Leaving Haven: A Novel

Leaving Haven: A Novel

by Kathleen McCleary


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Leaving Haven: A Novel by Kathleen McCleary

In Leaving Haven, Kathleen McCleary, author of A Simple Thing, explores the intricacies of love, friendship, and parenthood.

Georgia longs for a baby, but she's had miscarriage after miscarriage since her daughter was born more than a decade ago. Through a miraculous egg donation, Georgia is thrilled to find herself pregnant—until she makes a startling discovery that changes her mind about how much she really wants the baby…

Georgia’s best friend, Alice, has a happy teenage daughter, a faithful husband, and a perfectly organized life. But her world spins off its axis when she falls for a man who is everything she knows she doesn’t want…

Leaving Haven is a provocative and touching novel that will appeal to readers of contemporary fiction and fans of Jodi Picoult, Luanne Rice, and Kristin Hannah.

Product Details

ISBN-13: 9780062106261
Publisher: HarperCollins Publishers
Publication date: 10/01/2013
Pages: 352
Product dimensions: 5.20(w) x 7.90(h) x 0.90(d)

About the Author

Kathleen McCleary is a journalist and author whose work has appeared in the New York Times, Washington Post, Ladies' Home Journal, More, and Good Housekeeping. Her second novel, A Simple Thing (2012), was recently nominated for the Library of Virginia Literary Awards. She has taught writing as an adjunct professor at American University and now teaches with Writopia Labs. She lives in northern Virginia with her husband and two daughters.

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Leaving Haven 4.5 out of 5 based on 0 ratings. 11 reviews.
nfmgirl More than 1 year ago
Alice, a school teacher, is always so put together, in control, and health conscious. She didn't have a very good role model for motherhood growing up, so she feels inadequate as a mother, and is happy with her one daughter and desires no more children. Her husband, Duncan, is reliable, dependable, calm, patient. He's a good man, but has perhaps become a little too predictable. Georgia is Alice's best friend. A cake maker, she is more easy-going and creative and free-spirited. She had a wonderful mother that she lost at a young age, and then became a substitute mother herself to her younger sisters. So she is confident in her role as a parent. However she yearns for another child and has been struggling to have one for years. Her husband John is a chef and restaurateur. He is passionate and unkempt, and seems perhaps a little uninvolved in the life of his daughter. (You later realize it isn't that he is uninvolved, but that Georgia is such a good mother and so in control that there really isn't anything left for John to do for his daughter but love her). Alice and Georgia met when their daughters were babies, and they have been best friends ever since. After years of Georgia attempting to have another child, and failing, Alice offers up her eggs to help her friend achieve her dream. But shortly before the birth of the child, a shocking revelation rocks Georgia's very foundation, and everyone is left trying to navigate the confusion and pain in the aftermath. This story is really character-driven. From the slow building of Georgia and Alice’s lives, and the dynamics between them and their husbands and with each other, to additional characters like Georgia’s sisters. The characters are what really make this story. The story is psychological in nature, delving into the complexities of friendship, of lines crossed, of families fracturing. It really shines a light on a fascinating concept, which I don't want to divulge, for fear of giving too much away. But this story actually had twists that took me by surprise, and that is rare. Told through alternating points of view, switching back and forth between Alice and Georgia, as well as through alternating times, from present to months before and back to a year before, you do need to pay attention to keep track of what is going on. The book is divided into three parts. First the Prologue, which is present day.Then Part One, which flips around from present day to past, building up the storyline and characters a bit at a time. Then Part 3, which moves on from the present day. My final word: This story was fresh and original. Like a bread crumb trail, it shares little tidbits, allowing the story to slowly build incrementally. Absorbing and emotional, I loved this one! It was able to reach deep within me on occasion and touch someplace precious, but perhaps more importantly, it was able to surprise me. That is something even more special. This is one of those books bound to be a favorite of 2013!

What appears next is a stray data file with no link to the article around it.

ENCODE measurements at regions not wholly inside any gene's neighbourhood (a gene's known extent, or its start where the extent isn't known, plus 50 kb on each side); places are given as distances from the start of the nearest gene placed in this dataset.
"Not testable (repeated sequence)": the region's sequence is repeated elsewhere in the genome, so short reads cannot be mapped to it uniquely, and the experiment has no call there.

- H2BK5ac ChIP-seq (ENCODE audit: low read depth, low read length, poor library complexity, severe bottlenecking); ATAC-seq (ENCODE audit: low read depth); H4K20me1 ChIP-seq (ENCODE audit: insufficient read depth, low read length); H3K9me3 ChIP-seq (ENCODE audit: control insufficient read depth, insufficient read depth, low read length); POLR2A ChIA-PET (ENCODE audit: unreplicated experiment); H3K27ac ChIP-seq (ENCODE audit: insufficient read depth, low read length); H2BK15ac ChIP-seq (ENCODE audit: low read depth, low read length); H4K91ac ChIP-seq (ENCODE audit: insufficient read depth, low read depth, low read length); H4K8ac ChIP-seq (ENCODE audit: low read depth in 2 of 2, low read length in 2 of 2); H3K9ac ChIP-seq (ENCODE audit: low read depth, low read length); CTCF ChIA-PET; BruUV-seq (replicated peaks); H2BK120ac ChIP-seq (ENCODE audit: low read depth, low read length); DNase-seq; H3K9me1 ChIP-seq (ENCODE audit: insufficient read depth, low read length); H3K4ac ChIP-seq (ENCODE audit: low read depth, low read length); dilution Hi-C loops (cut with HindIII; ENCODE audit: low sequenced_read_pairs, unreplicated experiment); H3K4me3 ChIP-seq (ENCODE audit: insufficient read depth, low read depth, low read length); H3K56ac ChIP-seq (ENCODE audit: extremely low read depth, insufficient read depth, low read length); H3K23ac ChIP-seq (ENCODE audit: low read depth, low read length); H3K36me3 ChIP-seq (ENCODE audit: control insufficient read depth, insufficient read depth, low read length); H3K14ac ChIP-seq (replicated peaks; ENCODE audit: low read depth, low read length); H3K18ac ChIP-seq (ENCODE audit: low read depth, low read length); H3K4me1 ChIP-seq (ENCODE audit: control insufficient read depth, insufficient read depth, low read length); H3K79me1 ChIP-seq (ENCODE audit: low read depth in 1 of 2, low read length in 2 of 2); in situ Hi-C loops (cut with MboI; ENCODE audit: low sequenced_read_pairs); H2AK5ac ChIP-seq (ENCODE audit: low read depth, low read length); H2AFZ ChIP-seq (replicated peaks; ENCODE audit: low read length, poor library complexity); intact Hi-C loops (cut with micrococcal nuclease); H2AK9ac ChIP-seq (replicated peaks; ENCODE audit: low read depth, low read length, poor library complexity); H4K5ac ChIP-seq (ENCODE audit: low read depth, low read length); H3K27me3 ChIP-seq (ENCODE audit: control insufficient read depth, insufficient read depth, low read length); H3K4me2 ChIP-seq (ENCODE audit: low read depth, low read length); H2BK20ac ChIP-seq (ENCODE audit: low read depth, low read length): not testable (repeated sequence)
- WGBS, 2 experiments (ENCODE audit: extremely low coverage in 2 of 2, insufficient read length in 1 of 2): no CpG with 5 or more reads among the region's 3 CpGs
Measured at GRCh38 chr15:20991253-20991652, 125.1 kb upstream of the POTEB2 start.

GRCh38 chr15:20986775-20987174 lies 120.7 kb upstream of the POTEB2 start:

KrittersRamblings More than 1 year ago
Check out the full review at Kritters Ramblings Two women that are best friends and would do anything for each other end up twisted up in drama and controversy, but it is the way this story is told that was unique and special.  Georgia and Alice are both happily married, but Georgia has been trying to have a second child for years and years.  Alice will lend her friend an egg, so Georgia can have the one thing she has been yearning for for years.   The way this story was told was fantastic.  The first part had Georgia and Alice each telling their stories in their own chapters, but one was going back in time and one started later and was going forward.  They eventually converged on a monumental date and the second part had them both moving forward from that date - it was awesome!  I wouldn't recommend reading this on an ereader because I had to go back a few times just to check my dates.  
bookchickdi More than 1 year ago